The Top Four Mistakes To Avoid This Tax Time
What Are The Top Four Mistakes Not To Make This Tax Time?
It’s tax time, and as with every year the ATO is warning individuals to take care with their returns. But did you know that the ATO is using increasingly sophisticated data analysis to detect problem claims? It’s more important than ever to get it right. Here are the top four mistakes the ATO says you should be avoiding.
1. Lodging Before You Have All Of Your Income Data
Have you confirmed your income from all sources? The ATO says taxpayers who lodge early are more likely to submit incomplete data that requires correction later – and a tax bill – when the ATO eventually uncovers this.
The ATO matches data with a wide range of third parties including banks, sharing economy platforms, rental property managers, cryptocurrency exchanges and share registries. This may take place several months after you’ve lodged your return.
If you do realise you’ve made a mistake about income, you should tell the ATO promptly. If penalties apply, voluntarily coming forward about the undisclosed income will generally work in your favour. The ATO recommends waiting for your original return to be processed and your notice of assessment to be issued before you or your tax agent lodge your amendment.
2. Getting Work-Related Deductions Wrong
Work-related expenses are some of the most popular deductions claimed, but the rules can be tricky. While some general principles apply – e.g. only claiming for the work-related (not the personal use) part of an expense – the ATO has specific guidelines for all categories of expenses. Clothing, self-education, home office expenses and travel all have rules about what you can claim, how to calculate your claim and what records to keep, and this is where a professional tax adviser can help ensure you get the deductions you’re entitled to.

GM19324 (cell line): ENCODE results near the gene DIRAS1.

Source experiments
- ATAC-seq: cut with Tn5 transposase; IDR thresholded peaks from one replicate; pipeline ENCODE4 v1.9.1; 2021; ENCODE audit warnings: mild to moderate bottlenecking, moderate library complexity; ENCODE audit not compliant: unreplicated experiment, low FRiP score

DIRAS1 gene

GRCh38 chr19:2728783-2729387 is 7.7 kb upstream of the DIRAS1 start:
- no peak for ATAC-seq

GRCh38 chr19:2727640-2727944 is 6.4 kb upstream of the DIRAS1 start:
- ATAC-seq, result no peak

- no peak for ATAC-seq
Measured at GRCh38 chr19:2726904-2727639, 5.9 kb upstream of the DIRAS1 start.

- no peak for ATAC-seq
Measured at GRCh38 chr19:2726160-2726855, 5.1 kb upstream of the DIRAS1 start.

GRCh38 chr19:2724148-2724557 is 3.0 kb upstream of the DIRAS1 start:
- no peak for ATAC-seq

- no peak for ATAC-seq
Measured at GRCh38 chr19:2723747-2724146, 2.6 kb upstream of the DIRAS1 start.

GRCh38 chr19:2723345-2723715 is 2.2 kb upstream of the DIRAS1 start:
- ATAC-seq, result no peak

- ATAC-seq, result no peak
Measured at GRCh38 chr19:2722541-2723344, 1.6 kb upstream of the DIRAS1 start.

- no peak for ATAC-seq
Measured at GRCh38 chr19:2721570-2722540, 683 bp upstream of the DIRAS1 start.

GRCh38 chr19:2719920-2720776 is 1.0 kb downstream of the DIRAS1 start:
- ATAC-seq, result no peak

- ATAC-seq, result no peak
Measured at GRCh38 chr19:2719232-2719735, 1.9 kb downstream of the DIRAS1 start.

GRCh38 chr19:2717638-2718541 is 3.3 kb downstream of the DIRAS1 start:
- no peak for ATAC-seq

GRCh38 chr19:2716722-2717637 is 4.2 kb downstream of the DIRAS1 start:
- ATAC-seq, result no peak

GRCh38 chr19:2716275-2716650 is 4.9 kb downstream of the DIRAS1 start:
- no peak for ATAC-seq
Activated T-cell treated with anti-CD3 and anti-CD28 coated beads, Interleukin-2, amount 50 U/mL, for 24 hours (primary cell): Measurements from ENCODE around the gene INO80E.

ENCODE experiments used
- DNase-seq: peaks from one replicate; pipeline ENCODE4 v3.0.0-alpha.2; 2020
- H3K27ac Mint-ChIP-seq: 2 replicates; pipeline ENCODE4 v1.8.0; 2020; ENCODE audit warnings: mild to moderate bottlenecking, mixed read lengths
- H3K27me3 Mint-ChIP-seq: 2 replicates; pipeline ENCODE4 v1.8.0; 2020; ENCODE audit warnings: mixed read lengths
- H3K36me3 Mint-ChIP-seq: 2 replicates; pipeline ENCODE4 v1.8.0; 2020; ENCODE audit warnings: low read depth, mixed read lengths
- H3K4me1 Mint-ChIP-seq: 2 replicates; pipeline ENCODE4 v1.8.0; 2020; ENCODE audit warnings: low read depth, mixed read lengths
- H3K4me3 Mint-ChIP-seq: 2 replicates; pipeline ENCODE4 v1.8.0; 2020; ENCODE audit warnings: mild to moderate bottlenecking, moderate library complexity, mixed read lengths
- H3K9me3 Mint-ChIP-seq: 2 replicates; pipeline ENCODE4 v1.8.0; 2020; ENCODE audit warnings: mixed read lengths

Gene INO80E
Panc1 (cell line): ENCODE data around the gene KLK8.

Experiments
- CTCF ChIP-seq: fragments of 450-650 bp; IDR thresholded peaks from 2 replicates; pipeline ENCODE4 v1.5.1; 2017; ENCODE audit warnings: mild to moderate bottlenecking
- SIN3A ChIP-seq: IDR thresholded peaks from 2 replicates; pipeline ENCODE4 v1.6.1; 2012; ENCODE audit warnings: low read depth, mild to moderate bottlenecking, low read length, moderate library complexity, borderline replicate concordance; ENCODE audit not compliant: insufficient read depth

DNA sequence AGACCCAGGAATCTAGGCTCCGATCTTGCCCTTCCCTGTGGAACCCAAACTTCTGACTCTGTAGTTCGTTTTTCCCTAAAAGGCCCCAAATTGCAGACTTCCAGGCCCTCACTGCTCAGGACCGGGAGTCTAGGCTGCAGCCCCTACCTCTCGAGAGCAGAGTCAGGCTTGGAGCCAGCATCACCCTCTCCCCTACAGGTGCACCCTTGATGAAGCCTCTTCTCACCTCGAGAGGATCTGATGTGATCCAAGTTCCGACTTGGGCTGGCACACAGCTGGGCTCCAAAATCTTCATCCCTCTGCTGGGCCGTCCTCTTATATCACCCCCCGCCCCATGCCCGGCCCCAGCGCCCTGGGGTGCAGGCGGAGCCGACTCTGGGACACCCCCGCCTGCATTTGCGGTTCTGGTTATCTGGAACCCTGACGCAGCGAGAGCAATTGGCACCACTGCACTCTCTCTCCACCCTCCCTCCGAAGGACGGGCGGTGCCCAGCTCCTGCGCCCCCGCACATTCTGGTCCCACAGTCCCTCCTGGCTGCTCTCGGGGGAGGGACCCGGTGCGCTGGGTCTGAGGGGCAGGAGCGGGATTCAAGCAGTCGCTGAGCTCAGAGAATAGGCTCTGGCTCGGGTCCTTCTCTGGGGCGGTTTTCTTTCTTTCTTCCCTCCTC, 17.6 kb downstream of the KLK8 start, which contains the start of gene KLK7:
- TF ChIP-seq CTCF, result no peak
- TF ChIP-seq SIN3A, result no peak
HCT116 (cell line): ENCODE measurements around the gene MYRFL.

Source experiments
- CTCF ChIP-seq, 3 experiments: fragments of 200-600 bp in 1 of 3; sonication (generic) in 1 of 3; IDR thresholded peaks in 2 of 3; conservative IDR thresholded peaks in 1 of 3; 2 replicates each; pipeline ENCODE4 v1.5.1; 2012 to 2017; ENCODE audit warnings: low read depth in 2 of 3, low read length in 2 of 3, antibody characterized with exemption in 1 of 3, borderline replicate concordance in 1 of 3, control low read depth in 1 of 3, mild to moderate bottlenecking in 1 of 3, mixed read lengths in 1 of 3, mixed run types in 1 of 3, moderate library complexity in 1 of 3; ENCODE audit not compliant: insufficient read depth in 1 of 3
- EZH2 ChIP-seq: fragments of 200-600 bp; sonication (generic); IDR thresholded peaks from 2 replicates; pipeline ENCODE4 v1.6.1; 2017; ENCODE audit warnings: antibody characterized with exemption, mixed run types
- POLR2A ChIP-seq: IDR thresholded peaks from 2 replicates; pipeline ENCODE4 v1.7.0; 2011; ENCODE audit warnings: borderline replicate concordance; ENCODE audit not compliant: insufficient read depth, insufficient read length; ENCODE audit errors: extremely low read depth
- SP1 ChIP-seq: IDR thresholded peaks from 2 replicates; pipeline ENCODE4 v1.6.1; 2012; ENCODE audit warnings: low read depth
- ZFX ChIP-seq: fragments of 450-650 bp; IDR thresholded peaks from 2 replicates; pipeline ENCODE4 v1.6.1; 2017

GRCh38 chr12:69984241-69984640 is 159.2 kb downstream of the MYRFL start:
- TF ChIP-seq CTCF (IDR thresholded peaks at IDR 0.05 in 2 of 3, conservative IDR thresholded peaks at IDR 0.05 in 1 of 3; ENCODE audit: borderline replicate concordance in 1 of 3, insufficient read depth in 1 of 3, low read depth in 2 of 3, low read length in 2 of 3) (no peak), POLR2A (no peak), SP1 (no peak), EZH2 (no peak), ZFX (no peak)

3. Not Keeping Receipts
Generally, you must keep adequate records to support your claims, including receipts. In some cases, you’re exempted from having to keep receipts (e.g. for clothing claims under $150). However, the ATO can still ask you to explain how you calculated your claim.
The ATO’s “myDeductions” app helps taxpayers to track their expenses, record their work-related car trips and store photos of receipts. When it’s time to lodge your return, you can export and email the data (to your tax agent or to yourself) and you can also upload the data to prefill your tax return, which your tax agent can also access through their online portal.
4. Claiming Expenses You Never Incurred
In order to claim a deduction, you must have spent the money. Even though the ATO has some relaxed rules where you aren’t required to keep receipts up to a certain threshold, it can still ask questions to check you’ve actually incurred the expense. There’s no such thing as an “automatic” deduction.
You also can’t claim expenses that your employer has reimbursed you for. If you receive a specific allowance (e.g. for clothing) you must generally declare that allowance in your tax return, and you can then deduct the expenses you actually incurred.
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Disclaimer: The information on this page is for general information purposes only and is not specific to any particular person or situation. There are many factors that may affect your particular circumstances. We advise that you contact Mathews Tax Lawyers before making any decisions.